M.V. Magnier of Irish-based Coolmore was involved in the purchase of 10 horses for $7,805,000. Magnier bought yearlings in his name and in partnerships with Repole Stables and Vinnie Viola, with Paul Shanahan, with Sarah Kelly and with White Birch Farm.

Yuji Hasegawa of Japan paid $1.5 million for a colt by Tapit who is a full brother to champion Unique Bella. Hasegawa also acquired a son of Curlin for $700,000.

Shawn Dugan, on behalf of Al Shira’aa Stables of Abu Dhabi, went to $2 million for a filly by Empire Maker.

Following Mike Ryan, agent, as the sale’s fourth-leading buyer was Mandy Pope with her single acquisition of the $8.2 million American Pharoah filly.

China Horse Club bought 13 yearlings: three singly and 10 in partnership with North American-based Maverick Racing for $6,275,000. The partners went to $900,000 for a colt by Quality Road and spent $510,000 for a son of Quality Road who topped the sixth session.

North American-based buyers flexed their spending muscle to rank among the sale’s top purchasers: Peter Brant’s White Birch Farm; Donald Adam’s Courtlandt Farm; and Ben Glass, agent for Gary and Mary West. A new partnership participating at the September Sale was SF/Starlight/Madaket, which bought 12 colts for $7,005,000, led by a $1 million Union Rags colt.

The September Sale’s leading consignor for the fifth year in a row and the 21st time since 1988 was Taylor Made Sales Agency. Taylor Made sold 290 horses for $40,660,900, including four seven-figure horses led by a $2.1 million son of Pioneerof the Nile purchased Mike Ryan, agent for e Five Racing.

Using seven consignors, Barbara Banke’s Stonestreet Bred & Raised sold 48 horses throughout the sale for $16,790,700, among them four seven-figure horses: the $4.1 million Curlin colt (consigned by Eaton Sales) and $2.15 million Medaglia d’Oro colt (Denali Stud), both purchased by Godolphin; a $1.2 million Medaglia d’Oro colt (Gainesway) bought by Ben McElroy, agent; and a $1.05 million Curlin filly (Denali Stud) sold to Shadwell.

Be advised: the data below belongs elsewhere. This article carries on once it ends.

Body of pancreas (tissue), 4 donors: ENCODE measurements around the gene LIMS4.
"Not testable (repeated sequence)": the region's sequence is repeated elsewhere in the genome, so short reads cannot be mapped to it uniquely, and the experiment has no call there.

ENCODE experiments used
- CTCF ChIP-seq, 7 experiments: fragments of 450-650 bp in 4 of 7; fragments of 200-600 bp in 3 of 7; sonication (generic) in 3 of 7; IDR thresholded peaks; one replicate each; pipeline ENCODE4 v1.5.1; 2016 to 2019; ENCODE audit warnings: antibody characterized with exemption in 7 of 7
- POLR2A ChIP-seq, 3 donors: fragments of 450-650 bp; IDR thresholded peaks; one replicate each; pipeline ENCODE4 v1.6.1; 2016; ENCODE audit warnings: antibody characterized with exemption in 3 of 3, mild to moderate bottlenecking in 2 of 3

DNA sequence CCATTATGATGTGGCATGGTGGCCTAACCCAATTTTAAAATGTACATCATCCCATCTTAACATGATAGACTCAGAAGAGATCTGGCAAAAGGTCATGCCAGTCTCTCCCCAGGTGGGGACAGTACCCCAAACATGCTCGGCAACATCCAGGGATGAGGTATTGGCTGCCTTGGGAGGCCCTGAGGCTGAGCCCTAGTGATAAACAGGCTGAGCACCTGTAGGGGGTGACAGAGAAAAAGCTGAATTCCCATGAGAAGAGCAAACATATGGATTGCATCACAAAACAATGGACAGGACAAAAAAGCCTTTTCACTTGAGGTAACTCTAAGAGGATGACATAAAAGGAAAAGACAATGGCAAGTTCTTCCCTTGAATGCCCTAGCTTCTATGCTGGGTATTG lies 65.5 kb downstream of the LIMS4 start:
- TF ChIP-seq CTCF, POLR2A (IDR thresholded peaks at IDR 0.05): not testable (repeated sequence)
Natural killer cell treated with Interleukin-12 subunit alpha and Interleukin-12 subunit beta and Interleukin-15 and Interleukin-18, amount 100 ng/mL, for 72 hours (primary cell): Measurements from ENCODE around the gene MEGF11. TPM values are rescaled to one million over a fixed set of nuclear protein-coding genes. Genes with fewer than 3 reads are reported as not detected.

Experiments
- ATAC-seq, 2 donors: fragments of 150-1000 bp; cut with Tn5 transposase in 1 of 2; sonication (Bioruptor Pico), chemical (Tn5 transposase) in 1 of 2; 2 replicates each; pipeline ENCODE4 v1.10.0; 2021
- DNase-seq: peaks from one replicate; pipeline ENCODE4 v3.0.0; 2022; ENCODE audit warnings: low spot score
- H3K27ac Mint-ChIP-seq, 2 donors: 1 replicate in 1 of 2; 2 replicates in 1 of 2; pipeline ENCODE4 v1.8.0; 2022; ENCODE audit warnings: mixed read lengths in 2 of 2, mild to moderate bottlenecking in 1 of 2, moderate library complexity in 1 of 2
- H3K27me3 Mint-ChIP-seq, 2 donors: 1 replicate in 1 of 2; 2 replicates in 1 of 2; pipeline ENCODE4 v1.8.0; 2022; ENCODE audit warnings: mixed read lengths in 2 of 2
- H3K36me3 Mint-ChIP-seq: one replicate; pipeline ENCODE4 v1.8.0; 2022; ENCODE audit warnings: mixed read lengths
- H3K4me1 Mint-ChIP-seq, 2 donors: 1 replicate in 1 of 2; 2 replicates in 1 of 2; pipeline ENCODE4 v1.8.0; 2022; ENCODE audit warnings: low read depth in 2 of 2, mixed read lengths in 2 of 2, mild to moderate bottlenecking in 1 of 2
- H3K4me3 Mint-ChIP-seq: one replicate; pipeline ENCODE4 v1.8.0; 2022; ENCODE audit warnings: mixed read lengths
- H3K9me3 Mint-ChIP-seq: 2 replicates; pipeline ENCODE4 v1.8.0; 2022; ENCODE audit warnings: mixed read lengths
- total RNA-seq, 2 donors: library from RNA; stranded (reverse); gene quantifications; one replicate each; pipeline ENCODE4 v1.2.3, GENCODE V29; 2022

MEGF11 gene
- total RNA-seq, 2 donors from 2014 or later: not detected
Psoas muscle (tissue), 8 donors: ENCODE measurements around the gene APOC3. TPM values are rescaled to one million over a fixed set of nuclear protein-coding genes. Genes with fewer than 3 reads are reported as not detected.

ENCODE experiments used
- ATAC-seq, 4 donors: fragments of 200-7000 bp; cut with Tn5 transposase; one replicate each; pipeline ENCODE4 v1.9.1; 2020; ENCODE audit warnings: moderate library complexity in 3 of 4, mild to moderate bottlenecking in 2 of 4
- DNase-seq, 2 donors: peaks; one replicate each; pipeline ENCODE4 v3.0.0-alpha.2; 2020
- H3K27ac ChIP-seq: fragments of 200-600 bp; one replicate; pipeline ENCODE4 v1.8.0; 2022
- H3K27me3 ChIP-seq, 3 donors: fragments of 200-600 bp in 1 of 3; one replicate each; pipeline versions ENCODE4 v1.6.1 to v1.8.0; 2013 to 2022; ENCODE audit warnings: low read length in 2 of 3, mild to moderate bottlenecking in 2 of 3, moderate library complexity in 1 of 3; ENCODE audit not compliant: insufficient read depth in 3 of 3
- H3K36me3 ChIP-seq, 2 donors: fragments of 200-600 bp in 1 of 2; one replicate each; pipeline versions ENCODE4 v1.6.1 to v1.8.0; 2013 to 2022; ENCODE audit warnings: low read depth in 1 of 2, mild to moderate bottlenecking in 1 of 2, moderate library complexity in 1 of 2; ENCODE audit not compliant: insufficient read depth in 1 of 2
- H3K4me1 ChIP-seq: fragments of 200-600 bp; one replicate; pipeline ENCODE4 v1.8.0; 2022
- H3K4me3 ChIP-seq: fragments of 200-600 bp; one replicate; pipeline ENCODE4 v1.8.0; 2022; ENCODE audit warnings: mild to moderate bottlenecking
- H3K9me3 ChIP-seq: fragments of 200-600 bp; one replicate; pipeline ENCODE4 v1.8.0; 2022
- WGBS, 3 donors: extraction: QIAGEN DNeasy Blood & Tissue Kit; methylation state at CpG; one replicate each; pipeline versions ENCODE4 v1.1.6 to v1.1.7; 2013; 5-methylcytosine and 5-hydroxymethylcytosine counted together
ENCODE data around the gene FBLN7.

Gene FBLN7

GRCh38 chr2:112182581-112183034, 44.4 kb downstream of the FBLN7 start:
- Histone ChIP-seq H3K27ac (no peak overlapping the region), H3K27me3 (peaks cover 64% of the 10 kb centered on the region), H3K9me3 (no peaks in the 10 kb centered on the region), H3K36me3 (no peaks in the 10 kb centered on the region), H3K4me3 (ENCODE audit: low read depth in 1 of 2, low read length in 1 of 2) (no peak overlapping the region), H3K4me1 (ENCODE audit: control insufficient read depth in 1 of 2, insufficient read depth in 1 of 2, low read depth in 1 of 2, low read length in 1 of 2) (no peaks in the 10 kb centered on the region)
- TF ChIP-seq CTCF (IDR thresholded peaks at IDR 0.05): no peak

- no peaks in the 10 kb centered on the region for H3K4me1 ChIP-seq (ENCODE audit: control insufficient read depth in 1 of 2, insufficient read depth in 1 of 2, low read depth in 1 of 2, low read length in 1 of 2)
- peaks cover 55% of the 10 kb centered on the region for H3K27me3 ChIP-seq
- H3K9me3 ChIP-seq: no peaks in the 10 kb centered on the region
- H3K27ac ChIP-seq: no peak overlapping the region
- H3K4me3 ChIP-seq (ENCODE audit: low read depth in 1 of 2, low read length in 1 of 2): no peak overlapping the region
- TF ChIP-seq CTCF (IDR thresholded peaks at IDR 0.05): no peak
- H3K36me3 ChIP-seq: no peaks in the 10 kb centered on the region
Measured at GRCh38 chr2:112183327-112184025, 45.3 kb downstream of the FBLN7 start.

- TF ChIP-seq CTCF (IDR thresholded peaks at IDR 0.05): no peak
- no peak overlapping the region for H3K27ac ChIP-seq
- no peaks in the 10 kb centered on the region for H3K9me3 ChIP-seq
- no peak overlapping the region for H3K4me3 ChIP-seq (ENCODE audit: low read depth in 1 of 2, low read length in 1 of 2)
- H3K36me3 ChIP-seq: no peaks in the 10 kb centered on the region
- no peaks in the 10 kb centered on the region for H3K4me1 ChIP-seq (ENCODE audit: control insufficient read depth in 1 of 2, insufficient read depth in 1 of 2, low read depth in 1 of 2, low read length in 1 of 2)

“Book 1 was very strong and demand persisted into the later books,” Banke said. “Well-bred, attractive individuals were particularly sought after. International buyers were enthusiastic participants. Overall the market was strong.”

American Pharoah, represented by his second crop of yearlings offered at the September Sale, was the auction’s leading sire for gross sales. A total of 55 sons and daughters sold for $24,044,000. In addition to the sale-topper, they included a $1.3 million colt purchased by Jamie McCalmont, agent for Magnier and Sarah Kelly.

The recent race track successes of the progeny of such stallions as Into Mischief, Curlin, Quality Road, Uncle Mo, Pioneerof the Nile, Medaglia d’Oro, Empire Maker, Tapit and Union Rags propelled them to the top 10 of the stallion ranks by gross sales.

Frosted was the leading freshman sire by gross, with 44 yearlings selling for $10,025,000. Nyquist led freshman sires by average price, with his 24 yearlings averaging $251,375.